We’ve summarised the top stories of the last week into an easily digestible briefing, so that you can stay up to date on what’s happening around the world. You can subscribe to receive the briefing in your inbox each week.

Business & Economics

  1. The US Federal Reserve is discussing an increase in interest rates by 0.5% in an attempt to combat rising inflation, which is currently running roughly three times the Fed’s 2% target, despite having already increased the rate by 0.25% in March.  In part due to this news, the Dow finished nearly 1,000 points lower on April 22nd in the worst day since October 2020.
  2. This week, Netflix’s share price dropped by 35% following the company’s report that they experienced a fall in subscribers for the first time in a decade. The internet streaming provider has blamed increased competition and a squeeze on household incomes for the decline of online subscribers.
  3. World Bank president David Malpass has warned of a “human catastrophe” the world faces in light of the food crisis arising from Russia’s invasion of Ukraine. The World Bank calculates there could be an increase of 37% in global food prices.  If the crisis continues, the world’s poorest countries are expected to be hit the hardest, pushing hundreds of millions into poverty and threatening  malnutrition.
  4. Retail sales in the UK have fallen 1.4% as costs of living continue to rise, with a 54% rise in utility bills in April particularly affecting household budgets. Online sales have been hit particularly hard due to lower levels of discretionary spending, and have been falling steadily from pandemic highs as COVID restrictions ease.
  5. In its latest monthly bulletin, the German central bank has warned that an EU ban on Russian gas imports would reduce the nation’s GDP by 5% this year. Following a simulation, the Bundesbank estimates a lost output of €165 billion, making it one of the largest possible recessions in the past 30 years.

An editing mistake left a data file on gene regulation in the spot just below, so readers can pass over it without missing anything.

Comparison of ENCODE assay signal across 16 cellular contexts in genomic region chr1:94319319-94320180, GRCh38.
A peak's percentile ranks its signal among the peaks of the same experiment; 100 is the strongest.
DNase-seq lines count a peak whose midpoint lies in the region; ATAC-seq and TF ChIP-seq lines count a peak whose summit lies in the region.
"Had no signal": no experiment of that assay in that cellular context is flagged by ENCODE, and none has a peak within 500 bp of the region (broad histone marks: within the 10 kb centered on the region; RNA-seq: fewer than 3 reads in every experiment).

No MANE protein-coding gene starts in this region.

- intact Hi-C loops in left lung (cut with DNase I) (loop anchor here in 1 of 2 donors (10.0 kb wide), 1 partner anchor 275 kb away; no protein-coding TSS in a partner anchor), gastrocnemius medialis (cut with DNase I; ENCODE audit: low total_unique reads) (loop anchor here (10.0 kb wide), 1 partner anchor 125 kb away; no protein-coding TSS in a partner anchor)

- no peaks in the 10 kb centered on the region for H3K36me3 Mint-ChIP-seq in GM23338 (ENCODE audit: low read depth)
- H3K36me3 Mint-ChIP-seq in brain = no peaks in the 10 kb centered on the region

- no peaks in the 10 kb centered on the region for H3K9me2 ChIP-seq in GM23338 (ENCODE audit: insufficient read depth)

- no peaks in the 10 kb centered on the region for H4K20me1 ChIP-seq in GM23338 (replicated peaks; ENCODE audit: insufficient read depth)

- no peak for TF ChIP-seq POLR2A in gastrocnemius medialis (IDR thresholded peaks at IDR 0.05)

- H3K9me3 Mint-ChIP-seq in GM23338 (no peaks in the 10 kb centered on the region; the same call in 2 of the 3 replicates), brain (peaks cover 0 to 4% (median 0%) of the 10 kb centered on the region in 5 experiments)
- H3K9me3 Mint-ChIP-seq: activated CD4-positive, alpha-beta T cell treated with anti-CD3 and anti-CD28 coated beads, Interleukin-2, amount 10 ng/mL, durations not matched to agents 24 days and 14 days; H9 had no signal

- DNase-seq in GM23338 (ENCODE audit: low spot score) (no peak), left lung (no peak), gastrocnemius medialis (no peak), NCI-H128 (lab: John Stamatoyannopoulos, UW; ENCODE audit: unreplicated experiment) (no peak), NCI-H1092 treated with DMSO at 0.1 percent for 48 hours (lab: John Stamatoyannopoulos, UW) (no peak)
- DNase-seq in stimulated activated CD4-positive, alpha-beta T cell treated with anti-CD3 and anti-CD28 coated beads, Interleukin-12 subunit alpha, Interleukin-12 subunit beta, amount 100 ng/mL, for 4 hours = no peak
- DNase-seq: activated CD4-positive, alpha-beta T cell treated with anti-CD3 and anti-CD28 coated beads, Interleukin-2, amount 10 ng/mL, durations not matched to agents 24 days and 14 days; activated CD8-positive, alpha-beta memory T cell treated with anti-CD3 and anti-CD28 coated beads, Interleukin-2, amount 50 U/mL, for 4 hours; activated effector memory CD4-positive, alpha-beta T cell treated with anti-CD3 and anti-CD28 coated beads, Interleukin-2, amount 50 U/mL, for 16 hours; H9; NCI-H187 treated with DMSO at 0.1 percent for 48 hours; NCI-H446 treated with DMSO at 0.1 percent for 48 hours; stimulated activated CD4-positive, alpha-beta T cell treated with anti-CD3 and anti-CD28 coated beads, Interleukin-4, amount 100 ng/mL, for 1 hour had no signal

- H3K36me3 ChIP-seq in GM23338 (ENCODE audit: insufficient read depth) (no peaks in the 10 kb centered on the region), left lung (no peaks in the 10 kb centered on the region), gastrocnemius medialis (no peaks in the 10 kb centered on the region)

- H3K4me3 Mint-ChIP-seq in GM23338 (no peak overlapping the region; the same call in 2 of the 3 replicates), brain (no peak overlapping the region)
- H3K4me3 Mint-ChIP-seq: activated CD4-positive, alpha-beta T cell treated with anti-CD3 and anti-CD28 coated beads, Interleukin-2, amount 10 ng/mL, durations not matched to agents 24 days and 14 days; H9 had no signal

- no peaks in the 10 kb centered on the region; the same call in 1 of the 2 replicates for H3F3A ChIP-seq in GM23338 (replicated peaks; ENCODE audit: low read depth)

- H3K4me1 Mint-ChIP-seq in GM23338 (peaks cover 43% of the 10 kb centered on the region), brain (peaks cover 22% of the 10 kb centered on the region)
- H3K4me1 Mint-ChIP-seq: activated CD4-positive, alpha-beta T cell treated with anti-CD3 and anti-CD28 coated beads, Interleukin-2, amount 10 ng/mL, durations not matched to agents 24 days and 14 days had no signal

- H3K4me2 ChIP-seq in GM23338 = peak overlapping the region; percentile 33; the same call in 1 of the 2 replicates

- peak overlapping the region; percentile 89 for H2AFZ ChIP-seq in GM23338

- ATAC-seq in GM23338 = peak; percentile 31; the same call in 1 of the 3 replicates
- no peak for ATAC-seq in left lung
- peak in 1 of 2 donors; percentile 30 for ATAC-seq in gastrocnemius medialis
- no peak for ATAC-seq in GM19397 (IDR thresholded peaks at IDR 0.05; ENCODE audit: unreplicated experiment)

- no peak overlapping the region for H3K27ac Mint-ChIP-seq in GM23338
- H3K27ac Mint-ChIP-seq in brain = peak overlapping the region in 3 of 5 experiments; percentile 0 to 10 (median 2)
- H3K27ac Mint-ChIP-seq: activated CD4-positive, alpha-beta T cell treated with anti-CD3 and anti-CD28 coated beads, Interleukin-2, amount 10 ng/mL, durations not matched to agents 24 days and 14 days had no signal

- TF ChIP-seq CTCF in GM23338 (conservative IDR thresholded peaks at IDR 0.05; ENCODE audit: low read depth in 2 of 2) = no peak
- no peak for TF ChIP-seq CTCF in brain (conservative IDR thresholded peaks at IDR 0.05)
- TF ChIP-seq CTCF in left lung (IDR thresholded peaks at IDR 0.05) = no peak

6. Sri Lanka, facing its worst economic crisis since its independence in 1948, has declared it is going to default on U$35 billion of foreign debt for the first time in its history. This has caused significant political turmoil in the country, with the opposition set to stage a no-confidence vote on Monday.
  7. Russian bitcoin mining firm Bitriver has been hit by US sanctions over concerns that Russia may monetize its vast oil reserves with power-intensive crypto mining as a way to raise funds and bypass Western sanctions. The sanctions will prohibit Bitriver and its subsidiaries from accessing U.S. crypto exchanges and mining equipment.


  1. Emmanuel Macron has won another 5 years as French President, making him the first candidate to be re-elected in 20 years. In a total poll turnout of 72%, Macron won a 58.54% share of the vote compared to his far-right rival Marine Le Pen who amounted a 41.45% share; more voters abstained than voted for Le Pen.
  2. Boris Johnson paid his first visit to India on the 21st and 22nd of April in hopes of signing a post-Brexit trade deal with Indian Prime Minister Narendra Modi. Mr Johnson vowed to settle negotiations by Diwali this October. Among the list of high priorities, the PM aims to boost British exports of whiskey, cars, and professional services.
  3. Boris Johnson is set to face another “Partygate” investigation after a motion was passed in parliament by opposition parties to question the Prime Minister’s attendance at at least two illegal lockdown parties. This follows shortly after Mr Johnson received a £50 fine by the metropolitan police for attending an “impromptu” gathering for “nine minutes”.
  4. Former Brazilian president Luiz Inácio Lula da Silva, whose charges of money laundering and corruption in 2017 have since been annulled, has confirmed he will kickstart his presidential campaign in hopes of securing a third term as the leader of Latin America’s largest economy.
  5. Following its fifth week of lockdown, city officials in Shanghai have announced that the nation‘s largest city will escalate measures even further to prevent the spread of coronavirus. Actions include placing electronic door alarms to prevent citizens from leaving their homes and forcibly evacuating people from their homes.
  6. The Turkish Foreign minister Mevlut Cavusoglu has announced that Russian military aircraft may no longer enter Turkish airspace to travel to Syria. Moscow has been supporting Bashar al-Assad’s regime since 2011, and recent interruptions of Russia warships transiting from the Black Sea to the Mediterranean have made Russian logistics even harder to manage.
  7. Boris Johnson has revealed the UK is considering donating tanks to Poland, replacing any heavy armoured vehicles which the country may donate to Ukraine, and has set out plans for a long-term “security guarantee” for Ukraine after the end of the war.
  8. 56 unnamed MPs, including three cabinet ministers, have been reported to the Independent Complaints and Grievance Scheme (ICGS) under allegations of sexual misconduct. This comes just over a week after Imran Khan, disgraced former Conservative MP, resigned following a conviction of sexually-assaulting a 15-year-old boy in 2008.

Written by Rob Webb and Philip Weaver